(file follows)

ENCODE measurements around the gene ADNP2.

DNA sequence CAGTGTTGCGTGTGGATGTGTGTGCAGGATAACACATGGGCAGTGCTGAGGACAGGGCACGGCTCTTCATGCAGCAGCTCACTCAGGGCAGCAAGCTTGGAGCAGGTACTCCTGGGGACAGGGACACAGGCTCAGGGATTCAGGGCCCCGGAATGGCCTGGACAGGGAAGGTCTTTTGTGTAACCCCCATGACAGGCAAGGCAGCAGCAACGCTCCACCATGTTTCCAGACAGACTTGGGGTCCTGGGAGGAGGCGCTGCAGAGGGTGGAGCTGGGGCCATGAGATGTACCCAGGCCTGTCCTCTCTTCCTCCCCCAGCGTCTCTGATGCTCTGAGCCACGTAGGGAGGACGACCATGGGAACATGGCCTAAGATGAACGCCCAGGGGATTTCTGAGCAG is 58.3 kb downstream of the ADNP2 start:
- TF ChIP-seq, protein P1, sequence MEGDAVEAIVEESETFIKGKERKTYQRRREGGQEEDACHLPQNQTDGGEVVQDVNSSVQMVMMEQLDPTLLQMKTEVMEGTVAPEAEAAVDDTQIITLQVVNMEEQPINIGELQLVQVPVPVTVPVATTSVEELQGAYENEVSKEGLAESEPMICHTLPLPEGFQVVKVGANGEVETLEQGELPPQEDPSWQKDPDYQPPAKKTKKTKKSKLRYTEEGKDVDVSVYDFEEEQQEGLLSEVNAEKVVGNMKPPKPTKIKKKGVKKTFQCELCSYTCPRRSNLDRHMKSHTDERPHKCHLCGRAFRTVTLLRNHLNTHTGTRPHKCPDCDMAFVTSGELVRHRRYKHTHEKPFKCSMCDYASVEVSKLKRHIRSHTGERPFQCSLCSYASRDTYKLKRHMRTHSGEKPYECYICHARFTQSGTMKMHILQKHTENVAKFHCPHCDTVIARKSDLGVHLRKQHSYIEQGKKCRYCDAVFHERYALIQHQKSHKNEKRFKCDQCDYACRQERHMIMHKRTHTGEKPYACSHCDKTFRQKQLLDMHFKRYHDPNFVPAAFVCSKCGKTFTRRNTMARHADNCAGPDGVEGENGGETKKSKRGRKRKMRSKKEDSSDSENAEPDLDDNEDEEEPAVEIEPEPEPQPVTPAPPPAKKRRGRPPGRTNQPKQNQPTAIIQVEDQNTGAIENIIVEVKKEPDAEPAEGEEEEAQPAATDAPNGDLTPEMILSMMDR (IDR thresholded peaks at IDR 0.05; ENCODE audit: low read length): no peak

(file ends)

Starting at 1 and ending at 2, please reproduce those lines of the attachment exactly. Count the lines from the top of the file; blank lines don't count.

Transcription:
ENCODE measurements around the gene ADNP2.

DNA sequence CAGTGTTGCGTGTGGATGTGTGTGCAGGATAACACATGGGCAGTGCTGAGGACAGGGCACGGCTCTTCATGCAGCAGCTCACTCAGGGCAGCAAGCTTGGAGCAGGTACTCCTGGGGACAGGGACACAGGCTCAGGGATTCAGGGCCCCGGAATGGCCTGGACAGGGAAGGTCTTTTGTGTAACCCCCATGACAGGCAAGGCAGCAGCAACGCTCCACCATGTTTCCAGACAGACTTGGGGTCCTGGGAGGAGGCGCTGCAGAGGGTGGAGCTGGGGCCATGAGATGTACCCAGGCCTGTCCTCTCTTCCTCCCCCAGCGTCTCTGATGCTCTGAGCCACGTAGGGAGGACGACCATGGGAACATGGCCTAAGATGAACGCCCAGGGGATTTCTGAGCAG is 58.3 kb downstream of the ADNP2 start: